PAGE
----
Best Way to Cook Vegetables is with Olive Oil
Isn’t it fabulous when good health intersects with good taste? Such is the case with preparing your vegetables. Health experts once thought that boring, zero-fat, steamed veggies was the way to go, but more research points to the advantages of cooking your vegetables with a drizzle of delicious extra virgin olive oil. Increasingly, research shows that foods rich in healthy fats—namely olives—are good for you in so many ways. And it looks like the best way to cook vegetables is with olive oil, for flavor and health.
Vegetables and Olive Oil Science
A recent study published in Food Chemistry showed that vegetables prepared with extra virgin olive oil contained phenols (antioxidant compounds found in plants) transferred from the oil, plus the antioxidant capacity of the vegetables was even greater than in raw form. These findings mirror other research results, which have shown that extra virgin olive oil is rich in many phenolic compounds, and that certain antioxidant compounds and nutrients in some vegetables become more bioavailable to your body in the presence of olive oil. And those antioxidant compounds help fight the damaging effects of free radicals and inflammation in your body’s cells and tissues, thus helping to protect you against the development of chronic diseases, such as heart disease, Alzheimer’s disease, and cancer.
Let’s not forget that a body of science backs up the health benefits of eating a Mediterranean diet, which includes a generous dose of extra virgin olive oil, in addition to a diet filled with minimally processed foods, such as grains, vegetables, fruits, legumes, herbs, nuts, and seafood. The PREDIMED Study found that each increase of 10 grams per day of EVOO in the diets of people who followed a Mediterranean diet was associated with a 10% reduction in risk of cardiovascular events. Now, that’s impressive!
What’s so special about the golden nectar that is extra virgin olive oil? Because extra virgin olive oil is minimally processed, it still retains many of those phenolic compounds present in the olive. And it is rich in heart-healthy monounsaturated fats. No wonder that EVOO has been linked with many health bonuses, including reducing the risk of cardiovascular disease, improving the management of type 2 diabetes, and even breast cancer prevention.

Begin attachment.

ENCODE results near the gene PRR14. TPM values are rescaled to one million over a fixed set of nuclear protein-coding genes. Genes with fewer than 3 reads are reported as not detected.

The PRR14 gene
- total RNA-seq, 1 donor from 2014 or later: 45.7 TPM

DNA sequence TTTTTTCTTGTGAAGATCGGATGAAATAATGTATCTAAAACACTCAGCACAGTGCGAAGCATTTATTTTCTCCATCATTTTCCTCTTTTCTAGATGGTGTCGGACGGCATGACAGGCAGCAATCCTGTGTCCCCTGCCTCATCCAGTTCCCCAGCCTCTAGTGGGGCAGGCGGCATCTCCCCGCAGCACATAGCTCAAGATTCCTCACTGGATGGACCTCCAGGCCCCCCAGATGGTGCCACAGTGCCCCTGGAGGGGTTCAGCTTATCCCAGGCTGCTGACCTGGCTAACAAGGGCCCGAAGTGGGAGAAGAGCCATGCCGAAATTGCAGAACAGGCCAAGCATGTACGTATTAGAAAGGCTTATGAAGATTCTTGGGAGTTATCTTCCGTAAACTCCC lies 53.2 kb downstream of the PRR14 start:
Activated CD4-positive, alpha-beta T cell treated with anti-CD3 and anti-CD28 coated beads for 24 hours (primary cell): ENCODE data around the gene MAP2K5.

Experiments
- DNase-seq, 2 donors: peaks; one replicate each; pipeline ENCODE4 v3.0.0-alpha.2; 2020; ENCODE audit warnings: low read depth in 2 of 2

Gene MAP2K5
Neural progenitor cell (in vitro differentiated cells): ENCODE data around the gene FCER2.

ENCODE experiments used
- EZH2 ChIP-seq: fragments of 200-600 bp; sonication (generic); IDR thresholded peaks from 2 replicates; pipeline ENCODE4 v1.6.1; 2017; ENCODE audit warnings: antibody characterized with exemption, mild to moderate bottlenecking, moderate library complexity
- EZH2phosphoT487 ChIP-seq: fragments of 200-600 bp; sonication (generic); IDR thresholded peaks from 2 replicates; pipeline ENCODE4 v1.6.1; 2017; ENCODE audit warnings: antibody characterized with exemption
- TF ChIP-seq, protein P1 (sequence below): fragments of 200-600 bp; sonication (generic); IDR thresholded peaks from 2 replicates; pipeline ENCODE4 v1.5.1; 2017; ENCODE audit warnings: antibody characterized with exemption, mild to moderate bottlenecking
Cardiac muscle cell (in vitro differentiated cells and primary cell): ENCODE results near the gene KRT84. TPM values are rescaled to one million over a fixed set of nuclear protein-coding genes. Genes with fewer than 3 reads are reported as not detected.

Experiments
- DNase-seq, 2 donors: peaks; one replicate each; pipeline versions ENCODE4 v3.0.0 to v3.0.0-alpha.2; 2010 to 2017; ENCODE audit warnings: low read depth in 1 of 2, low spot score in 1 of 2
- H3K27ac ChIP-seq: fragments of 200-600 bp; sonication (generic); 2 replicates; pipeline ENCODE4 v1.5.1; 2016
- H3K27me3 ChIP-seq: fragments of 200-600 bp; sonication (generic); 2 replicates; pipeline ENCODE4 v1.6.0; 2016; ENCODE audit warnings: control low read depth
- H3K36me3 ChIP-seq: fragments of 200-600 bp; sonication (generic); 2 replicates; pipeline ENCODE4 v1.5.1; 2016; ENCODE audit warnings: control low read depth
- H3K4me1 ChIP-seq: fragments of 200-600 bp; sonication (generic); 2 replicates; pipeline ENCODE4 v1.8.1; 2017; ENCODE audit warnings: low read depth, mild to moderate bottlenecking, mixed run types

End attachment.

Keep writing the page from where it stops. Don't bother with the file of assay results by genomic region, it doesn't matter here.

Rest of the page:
The Formula for Vegetable Success
So, what’s the best way to cook your vegetables with olive oil? Remember, start with the real deal—extra virgin olive oil—which is completely acceptable to use in household cooking, such as sautéing, pan-frying, roasting, or grilling. When you choose EVOO, that means you’re getting the least refined type of olive oil filled with those health-protective compounds which are not present in more refined olive oils.
How much is enough? The PREDIMED Study found benefits related to consuming 57 grams—about 4 tablespoons—per day. So that means you can enjoy a little more than a tablespoon per meal drizzled over your foods as your source of additional fat.
But don’t fall for the myth that more is better. At 120 calories per tablespoon, EVOO is concentrated stuff. If you dump ¼ cup of it over your salad or pasta, you’re adding an extra 480 calories to your meal, which most people simply can’t afford. And that extra weight gain will quickly allow those potential health benefits of olive oil to vanish, considering the health risks of weight gain. It’s also important to consider that the simple application of olive oil to an unhealthy diet can’t possibly make up for the benefits of eating a diet rich in whole plant foods.
Tips for Preparing Veggies with Olive Oil
Here are some easy ways to pump up the flavor and health quotient of veggies with the help of extra virgin olive oil:
- Fill a sauté pan or skillet with any vegetable—leafy greens, broccoli, cauliflower, green beans, or carrots—drizzle with 1 tablespoon olive oil and a twist of lemon juice, your favorite pinch of spices and herbs, and sauté until just crisp-tender to make about four servings.
- Line a baking dish with sliced vegetables—eggplant, Brussels sprouts, beets, or sweet potatoes—drizzle on about 1 tablespoon of extra virgin olive oil, freshly minced garlic and herbs, and a pinch of sea salt and black pepper and roast at 400 F until golden and tender to make about four servings.
- Fill a salad bowl with one bunch of freshly chopped greens, such as romaine, spinach, kale, chard, or Mache, and toss with 1 tablespoon EVOO and balsamic vinegar and a pinch of sea salt and freshly ground black pepper to make about four servings.
Reference: Ramirez-Anaya J et al. Phenols and the antioxidant capacity of Mediterranean vegetables prepared with extra virgin olive oil using different domestic cooking techniques. Food Chemistry. 2015:88(1);430-438. https://www.sciencedirect.com/science/article/pii/S0308814615006810
Image: Cauliflower Steaks with Puttanesca Sauce, Sharon Palmer, MSFS, RDN